The United States Department of Transportation’s National Highway Traffic Safety Administration (“NHTSA”) released a new study, “The Economic and Societal Impact of Motor Vehicle Crashes, 2010,” on May 28, 2014 that examines the financial impact car accidents have in America. According to the study, the price tag for car accidents on America’s roads and highways is a staggering $871 billion.
In arriving at this figure, the NHTSA study analyzed data from 2010. That year, 32,999 people were killed, 3.9 million people were injured, and 24 million vehicles were destroyed in automobile crashes in the United States. Economic costs which include time out of work, medical expenses, insurance administration costs, road congestion , property damage and court fees, accounts for $277 billion. The remaining $594 billion is attributed to the loss of life, pain, suffering and decreased quality of life due to injuries sustained in collisions.
The study also made several key findings regarding the causes of car crashes:
- 13,323 fatalities, 430,000 nonfatal injuries, and $59.4 billion in economic costs stem from alcohol related collisions. This amounts to 21 percent of all crash costs in America.
- The vast majority of alcohol related crash costs involve motorists who were legally intoxicated at the time of the collision. Crashes involving drivers or non-occupants who meet the legal definition for intoxication (.08 blood alcohol content) accounts for 84 percent of the total economic cost of all alcohol-involved crashes.
- Injuries are more severe in alcohol related collisions. Alcohol-involved crashes accounted for 14 percent of property-damage-only crash costs, 17 percent of nonfatal injury crash costs and 48 percent of fatal injury crash costs.
- Crashes caused by intoxicated driving resulted in 11,226 fatalities, 326,000 nonfatal injuries and $49 billion in economic costs.
- Crashes in which at least one driver was exceeding the legal speed limit or driving too fast for conditions cost $59.1 billion.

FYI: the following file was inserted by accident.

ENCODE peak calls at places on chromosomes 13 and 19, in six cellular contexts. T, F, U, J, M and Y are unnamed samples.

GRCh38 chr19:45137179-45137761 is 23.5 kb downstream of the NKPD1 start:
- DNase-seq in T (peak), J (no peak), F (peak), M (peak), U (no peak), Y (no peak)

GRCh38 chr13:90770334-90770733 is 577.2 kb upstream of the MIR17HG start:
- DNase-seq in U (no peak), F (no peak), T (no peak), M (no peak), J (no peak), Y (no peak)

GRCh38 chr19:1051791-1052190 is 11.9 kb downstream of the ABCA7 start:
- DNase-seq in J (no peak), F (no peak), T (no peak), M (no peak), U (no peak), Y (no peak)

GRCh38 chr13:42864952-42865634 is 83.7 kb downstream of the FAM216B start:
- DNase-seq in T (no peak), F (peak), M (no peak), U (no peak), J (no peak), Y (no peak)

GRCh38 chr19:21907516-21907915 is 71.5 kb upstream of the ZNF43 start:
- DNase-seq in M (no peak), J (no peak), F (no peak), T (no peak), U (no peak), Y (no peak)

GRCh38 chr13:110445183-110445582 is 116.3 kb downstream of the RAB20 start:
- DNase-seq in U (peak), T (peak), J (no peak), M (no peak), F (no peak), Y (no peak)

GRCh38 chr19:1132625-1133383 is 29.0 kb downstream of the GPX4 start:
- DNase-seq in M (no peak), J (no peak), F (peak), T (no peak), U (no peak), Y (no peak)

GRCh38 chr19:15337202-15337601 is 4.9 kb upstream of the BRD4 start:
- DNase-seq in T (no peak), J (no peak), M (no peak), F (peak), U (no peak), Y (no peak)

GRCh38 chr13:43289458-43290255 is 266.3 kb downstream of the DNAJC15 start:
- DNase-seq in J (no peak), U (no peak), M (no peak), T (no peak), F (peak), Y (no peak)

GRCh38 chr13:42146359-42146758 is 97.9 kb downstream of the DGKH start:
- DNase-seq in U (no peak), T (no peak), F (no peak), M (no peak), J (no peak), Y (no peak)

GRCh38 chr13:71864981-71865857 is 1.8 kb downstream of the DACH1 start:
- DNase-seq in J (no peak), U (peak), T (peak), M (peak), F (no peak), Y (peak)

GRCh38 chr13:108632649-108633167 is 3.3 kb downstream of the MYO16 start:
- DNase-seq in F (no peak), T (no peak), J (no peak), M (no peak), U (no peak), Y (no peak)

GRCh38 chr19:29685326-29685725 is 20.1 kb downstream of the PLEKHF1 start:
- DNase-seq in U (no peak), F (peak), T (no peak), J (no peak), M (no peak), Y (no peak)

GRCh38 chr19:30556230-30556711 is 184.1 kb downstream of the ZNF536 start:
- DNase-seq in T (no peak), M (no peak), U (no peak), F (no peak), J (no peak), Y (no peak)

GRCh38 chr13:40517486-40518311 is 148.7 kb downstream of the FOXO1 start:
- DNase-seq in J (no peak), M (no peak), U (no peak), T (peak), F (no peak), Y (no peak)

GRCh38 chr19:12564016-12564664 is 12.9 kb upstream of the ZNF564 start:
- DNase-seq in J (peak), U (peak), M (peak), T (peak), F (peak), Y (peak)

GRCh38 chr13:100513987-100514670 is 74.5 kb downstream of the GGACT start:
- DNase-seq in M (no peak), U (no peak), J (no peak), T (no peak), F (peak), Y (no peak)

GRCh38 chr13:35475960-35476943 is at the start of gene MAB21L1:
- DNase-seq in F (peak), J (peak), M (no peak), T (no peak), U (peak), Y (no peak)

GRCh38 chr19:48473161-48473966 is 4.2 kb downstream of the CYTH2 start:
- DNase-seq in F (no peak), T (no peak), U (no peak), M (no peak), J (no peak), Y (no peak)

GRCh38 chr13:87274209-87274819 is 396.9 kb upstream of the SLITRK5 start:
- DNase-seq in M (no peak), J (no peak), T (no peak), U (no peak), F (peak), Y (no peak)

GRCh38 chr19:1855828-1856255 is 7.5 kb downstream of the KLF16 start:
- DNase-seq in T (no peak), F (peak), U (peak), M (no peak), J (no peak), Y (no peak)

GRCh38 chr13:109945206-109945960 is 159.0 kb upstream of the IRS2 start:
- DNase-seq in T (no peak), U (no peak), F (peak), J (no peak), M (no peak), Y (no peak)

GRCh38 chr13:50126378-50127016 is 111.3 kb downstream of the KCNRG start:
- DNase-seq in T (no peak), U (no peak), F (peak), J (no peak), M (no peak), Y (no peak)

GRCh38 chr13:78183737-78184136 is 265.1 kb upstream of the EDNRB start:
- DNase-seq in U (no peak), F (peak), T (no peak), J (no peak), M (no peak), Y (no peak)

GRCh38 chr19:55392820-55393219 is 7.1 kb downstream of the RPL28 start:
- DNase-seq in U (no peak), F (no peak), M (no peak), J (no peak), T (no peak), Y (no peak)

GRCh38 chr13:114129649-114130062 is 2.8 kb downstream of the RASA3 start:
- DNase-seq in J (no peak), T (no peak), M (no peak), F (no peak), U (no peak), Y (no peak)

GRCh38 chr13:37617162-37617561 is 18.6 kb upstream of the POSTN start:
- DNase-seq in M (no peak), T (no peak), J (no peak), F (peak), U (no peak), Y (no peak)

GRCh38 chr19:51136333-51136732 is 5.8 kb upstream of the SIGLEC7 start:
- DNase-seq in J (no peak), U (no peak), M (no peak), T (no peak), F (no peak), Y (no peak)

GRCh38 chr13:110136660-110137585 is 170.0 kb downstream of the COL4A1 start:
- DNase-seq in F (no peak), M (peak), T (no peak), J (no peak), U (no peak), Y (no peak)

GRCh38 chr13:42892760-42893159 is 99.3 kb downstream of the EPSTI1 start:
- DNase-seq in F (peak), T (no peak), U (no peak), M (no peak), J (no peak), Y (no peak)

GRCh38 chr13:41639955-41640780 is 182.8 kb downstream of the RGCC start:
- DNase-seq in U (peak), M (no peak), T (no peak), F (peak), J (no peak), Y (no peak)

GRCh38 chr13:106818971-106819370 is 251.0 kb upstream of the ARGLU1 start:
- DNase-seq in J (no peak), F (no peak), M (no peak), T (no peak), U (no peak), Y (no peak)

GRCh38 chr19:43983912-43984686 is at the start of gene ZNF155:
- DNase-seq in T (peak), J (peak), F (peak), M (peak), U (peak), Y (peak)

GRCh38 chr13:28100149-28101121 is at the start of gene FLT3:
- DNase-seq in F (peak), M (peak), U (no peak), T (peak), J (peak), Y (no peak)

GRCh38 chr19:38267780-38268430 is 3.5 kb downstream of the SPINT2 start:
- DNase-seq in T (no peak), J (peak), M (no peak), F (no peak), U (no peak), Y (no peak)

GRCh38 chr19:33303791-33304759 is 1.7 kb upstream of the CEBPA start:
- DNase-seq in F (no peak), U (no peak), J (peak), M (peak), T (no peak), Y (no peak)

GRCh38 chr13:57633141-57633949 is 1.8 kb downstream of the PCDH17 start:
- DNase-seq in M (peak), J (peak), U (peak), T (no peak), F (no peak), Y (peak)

- Speed-related crashes are associated with 10,536 fatalities, 800,000 nonfatal injuries and damage to 3 million vehicles in property-damage-only crashes. This represents 32 percent of all fatalities, 20 percent of all nonfatal injuries and 16 percent of all property-damage-only crashes.
- Speed-related crashes cost an average of $191 for every person in the United States.
- Crashes in which at least one driver was identified as being distracted resulted in 3,267 fatalities, 735,000 nonfatal injuries and damaged 3.3 million vehicles in property-damage-only crashes in 2010. This represents about 10 percent of all motor vehicle fatalities and 18 percent of all nonfatal crashes. These crashes cost $45.8 billion.
These astronomically high numbers make clear that automobile collisions affect every American. The $277 billion in economic costs attributed to accidents – which are carried by every American — works out to roughly $897 for every person living in the United States. Hopefully these figures will help to shed light on the enormous economic toll car crashes have on society as a whole and will result in safer driving for everyone on America’s roads and highways.
Sobre el Autor: David Williams is a personal injury attorney working in the Garrisonville, Virginia office of the law firm of Allen & Allen. He focuses his legal career almost exclusively on personal injury law, muerte injusta y responsabilidad por productos cases. David serves clients across Northern Virginia and Central Virginia and has successfully argued cases before the Virginia Supreme Court.